Have you created a Will yet? Or a trust? How about a Living Will? Many people today don’t realize the importance of having a plan in place in case of unforeseen circumstances, and many put off creating one for a variety of other reasons. More often than not, individuals are more focused on the here-and-now and don’t think about the end of the road; after all, one’s own death is not a pleasant thought. However, if you care about those who would be left behind if the unthinkable occurs, it’s best to plan ahead. At the very least, doing some research into what your options are can help you determine what, if anything, you need to plan for.
There are many benefits to having an estate plan in place, and it can often protect your family and loved ones from experiencing unnecessary financial burdens and heartache. The documents within an estate plan can satisfy any number of your wishes: outline a distribution of assets, determine who will look after your children (if minors), name your health care agents and health care preferences, protect your minor children from overspending (and third parties), protect distribution of investment and retirement assets, etc.
So how do you know what is right for you?
For those with minor children, you’ll want to think about setting up a Declaration of Guardianship Nomination for your minor children. This will allow you to legally declare who should have legal and physical custody of your minor children if something happens to you. Without declaring your wishes, the court cannot take what you want into consideration. Instead, it will be up to a combination of your relatives and the court system to fight it out and determine the best guardian for your children, without your say.
If you own a home, you may want to consider putting a Living Trust into place. A Living Trust can do wonders for your estate. It can help you avoid probate fees and court costs, maximize your tax exemptions, provide your children with property tax benefits, and much more. It also allows you to determine who will receive distributions in the manner you want, all while keeping it personal and out of the court system.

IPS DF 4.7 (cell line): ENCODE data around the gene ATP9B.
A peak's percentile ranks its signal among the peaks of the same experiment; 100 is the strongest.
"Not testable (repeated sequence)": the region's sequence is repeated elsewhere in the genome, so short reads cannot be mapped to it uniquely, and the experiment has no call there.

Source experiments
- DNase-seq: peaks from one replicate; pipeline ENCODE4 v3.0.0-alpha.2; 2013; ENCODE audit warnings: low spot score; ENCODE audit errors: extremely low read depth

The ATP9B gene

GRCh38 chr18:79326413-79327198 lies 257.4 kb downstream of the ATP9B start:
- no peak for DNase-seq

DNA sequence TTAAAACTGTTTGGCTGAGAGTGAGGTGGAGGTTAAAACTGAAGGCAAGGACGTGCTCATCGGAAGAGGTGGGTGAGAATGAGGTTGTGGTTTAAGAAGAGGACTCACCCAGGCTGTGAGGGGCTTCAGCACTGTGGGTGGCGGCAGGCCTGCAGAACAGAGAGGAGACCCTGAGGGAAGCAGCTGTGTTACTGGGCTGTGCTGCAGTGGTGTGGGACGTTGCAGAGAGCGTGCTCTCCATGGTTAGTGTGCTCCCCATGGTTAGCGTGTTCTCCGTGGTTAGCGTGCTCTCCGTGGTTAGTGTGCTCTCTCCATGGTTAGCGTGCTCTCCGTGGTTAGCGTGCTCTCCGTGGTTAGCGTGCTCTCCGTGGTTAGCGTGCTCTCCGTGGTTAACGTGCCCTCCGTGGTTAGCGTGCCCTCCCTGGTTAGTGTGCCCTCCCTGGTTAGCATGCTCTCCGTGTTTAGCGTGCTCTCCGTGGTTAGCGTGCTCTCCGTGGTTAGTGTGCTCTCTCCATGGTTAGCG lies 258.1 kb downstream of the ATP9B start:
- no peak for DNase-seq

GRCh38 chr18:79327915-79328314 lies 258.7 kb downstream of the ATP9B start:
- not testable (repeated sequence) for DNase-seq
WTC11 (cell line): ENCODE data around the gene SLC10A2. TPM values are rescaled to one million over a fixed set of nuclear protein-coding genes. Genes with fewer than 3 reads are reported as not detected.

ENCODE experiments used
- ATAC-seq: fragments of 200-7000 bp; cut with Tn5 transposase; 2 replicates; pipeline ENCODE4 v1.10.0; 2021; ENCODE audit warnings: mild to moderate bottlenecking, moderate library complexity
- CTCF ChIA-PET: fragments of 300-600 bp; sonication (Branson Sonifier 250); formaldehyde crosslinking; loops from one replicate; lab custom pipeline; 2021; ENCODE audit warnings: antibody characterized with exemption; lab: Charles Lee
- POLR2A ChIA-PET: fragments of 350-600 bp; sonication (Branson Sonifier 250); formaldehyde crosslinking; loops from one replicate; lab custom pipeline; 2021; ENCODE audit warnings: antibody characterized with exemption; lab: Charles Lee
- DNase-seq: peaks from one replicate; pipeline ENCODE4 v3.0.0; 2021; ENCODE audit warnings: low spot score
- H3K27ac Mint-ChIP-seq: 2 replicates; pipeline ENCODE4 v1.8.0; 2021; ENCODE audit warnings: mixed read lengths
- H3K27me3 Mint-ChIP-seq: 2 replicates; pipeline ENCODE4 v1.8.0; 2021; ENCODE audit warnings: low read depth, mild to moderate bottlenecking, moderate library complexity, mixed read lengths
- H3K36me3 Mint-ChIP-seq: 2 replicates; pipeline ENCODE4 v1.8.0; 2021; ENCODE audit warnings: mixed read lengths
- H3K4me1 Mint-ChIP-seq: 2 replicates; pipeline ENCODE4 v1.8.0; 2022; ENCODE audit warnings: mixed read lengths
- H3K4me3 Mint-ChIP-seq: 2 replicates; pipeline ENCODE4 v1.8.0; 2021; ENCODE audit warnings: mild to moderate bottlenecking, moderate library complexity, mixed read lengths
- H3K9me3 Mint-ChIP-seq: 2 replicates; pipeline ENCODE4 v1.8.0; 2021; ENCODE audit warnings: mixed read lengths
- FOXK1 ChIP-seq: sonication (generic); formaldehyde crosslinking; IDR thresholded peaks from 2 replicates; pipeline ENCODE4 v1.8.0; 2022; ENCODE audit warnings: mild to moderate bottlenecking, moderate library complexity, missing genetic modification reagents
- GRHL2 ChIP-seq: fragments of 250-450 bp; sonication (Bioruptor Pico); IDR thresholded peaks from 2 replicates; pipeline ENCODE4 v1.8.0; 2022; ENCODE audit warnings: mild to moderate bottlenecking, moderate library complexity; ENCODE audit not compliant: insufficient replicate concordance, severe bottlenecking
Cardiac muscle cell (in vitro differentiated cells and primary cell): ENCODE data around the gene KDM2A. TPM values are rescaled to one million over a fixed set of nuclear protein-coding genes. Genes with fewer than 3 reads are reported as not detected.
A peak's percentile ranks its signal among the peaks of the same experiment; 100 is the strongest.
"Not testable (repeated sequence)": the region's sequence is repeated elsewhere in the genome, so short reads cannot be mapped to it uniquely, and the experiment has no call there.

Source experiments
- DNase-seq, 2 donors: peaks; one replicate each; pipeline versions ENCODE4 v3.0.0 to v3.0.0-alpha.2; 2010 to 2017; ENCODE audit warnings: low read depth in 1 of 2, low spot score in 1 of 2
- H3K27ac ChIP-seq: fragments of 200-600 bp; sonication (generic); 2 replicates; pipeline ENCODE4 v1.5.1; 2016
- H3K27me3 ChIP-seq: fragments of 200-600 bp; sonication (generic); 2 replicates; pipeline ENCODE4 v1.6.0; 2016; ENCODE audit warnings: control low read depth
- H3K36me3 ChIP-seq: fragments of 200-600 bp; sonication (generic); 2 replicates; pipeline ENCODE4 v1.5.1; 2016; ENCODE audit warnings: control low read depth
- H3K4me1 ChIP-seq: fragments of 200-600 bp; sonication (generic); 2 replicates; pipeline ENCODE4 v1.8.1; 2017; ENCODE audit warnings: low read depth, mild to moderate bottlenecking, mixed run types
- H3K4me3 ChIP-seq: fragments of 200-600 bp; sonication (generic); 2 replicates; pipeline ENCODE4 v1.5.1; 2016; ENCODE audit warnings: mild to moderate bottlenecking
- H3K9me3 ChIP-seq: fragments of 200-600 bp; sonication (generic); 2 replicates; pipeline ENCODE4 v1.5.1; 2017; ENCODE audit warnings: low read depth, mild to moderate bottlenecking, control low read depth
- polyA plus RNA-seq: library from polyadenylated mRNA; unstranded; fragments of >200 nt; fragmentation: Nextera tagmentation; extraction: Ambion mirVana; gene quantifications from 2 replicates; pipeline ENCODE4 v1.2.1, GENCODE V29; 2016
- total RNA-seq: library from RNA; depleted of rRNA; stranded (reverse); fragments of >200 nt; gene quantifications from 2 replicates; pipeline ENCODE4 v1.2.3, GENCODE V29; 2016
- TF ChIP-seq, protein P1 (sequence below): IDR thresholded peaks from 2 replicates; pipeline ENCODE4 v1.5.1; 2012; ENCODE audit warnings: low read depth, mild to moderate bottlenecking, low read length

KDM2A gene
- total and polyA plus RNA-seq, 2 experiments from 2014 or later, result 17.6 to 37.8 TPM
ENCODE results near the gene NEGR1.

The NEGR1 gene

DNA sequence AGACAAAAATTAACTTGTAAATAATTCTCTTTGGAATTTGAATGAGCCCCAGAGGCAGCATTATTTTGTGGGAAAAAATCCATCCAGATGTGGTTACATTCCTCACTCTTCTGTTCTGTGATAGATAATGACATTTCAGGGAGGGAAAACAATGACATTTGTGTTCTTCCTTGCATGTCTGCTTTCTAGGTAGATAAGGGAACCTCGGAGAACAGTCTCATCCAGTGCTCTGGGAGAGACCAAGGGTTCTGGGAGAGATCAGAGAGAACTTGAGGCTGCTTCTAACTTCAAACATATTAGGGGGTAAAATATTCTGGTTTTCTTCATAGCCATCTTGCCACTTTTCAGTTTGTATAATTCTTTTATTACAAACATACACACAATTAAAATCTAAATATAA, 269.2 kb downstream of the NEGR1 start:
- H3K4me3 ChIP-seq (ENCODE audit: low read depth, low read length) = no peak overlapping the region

If you do not have children and do not own a home, a Will may be all you need to outline your wishes. A Last Will and Testament can outline you who want to receive your assets upon your death, and in what manner. Wills go through the probate process in the court system, which can be very expensive (it can cost anywhere form 3-7% of your total estate) and time-consuming, and must follow a number of rules. Because of this, anyone with a large estate, or complicated distribution issues might consider drafting a trust instead. However, those without substantial assets, or a home, may only need a Will to outline their wishes. If your total assets are under a certain amount, even a Will can outline your distribution requests without necessarily needing to go through the probate court. If you’re not sure of your situation, this is a good time to consider consulting with an attorney to outline a plan that best suits your needs.
With investments, bank accounts and retirement assets, there are ways to avoid probate altogether, but be wary of these methods and do your research. Avoid actions such as “Transfer on Death” (TOD) or “Pay on Death” (POD) which may avoid probate, but can have other repercussions relating to gift taxes, loss of assets and more. These methods can be beneficial for specific instances, but can be harmful more often than not.
Finally, don’t forget about a Living Will, which in California is referred to as an Advance Health Care Directive. This is a legal document appointing your health care agents – those you want to make health care decisions for you if you are unable. It also allows you to state your preferences for other health care wishes, such as end-of-life decisions and organ donation.